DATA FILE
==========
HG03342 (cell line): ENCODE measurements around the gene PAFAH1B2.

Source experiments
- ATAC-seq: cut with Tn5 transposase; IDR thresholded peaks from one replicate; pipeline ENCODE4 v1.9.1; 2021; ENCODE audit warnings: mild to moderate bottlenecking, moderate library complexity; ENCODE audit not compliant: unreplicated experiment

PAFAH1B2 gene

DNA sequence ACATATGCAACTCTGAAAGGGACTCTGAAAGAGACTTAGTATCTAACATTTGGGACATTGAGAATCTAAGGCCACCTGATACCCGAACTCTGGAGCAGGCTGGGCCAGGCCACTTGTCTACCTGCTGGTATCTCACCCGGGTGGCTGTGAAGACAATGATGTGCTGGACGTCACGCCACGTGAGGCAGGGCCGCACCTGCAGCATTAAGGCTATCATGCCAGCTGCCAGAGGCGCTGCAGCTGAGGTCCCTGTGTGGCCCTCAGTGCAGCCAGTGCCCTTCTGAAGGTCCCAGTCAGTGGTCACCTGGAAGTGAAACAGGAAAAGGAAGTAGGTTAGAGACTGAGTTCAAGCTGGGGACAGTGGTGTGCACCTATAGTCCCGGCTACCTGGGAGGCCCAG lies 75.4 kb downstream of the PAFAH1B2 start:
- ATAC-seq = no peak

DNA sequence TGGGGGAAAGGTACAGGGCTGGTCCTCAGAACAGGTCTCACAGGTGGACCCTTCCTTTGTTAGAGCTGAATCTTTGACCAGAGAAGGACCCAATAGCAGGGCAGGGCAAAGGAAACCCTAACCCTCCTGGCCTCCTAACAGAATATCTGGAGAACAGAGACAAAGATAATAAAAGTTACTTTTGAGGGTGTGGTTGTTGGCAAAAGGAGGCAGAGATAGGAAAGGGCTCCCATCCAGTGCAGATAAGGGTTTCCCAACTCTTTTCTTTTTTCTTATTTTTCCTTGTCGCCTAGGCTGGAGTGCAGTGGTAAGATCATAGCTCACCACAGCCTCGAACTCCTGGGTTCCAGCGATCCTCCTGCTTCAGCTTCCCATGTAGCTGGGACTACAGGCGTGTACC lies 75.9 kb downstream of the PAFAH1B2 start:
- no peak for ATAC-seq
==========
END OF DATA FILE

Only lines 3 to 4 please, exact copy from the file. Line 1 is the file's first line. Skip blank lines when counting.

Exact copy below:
- ATAC-seq: cut with Tn5 transposase; IDR thresholded peaks from one replicate; pipeline ENCODE4 v1.9.1; 2021; ENCODE audit warnings: mild to moderate bottlenecking, moderate library complexity; ENCODE audit not compliant: unreplicated experiment

PAFAH1B2 gene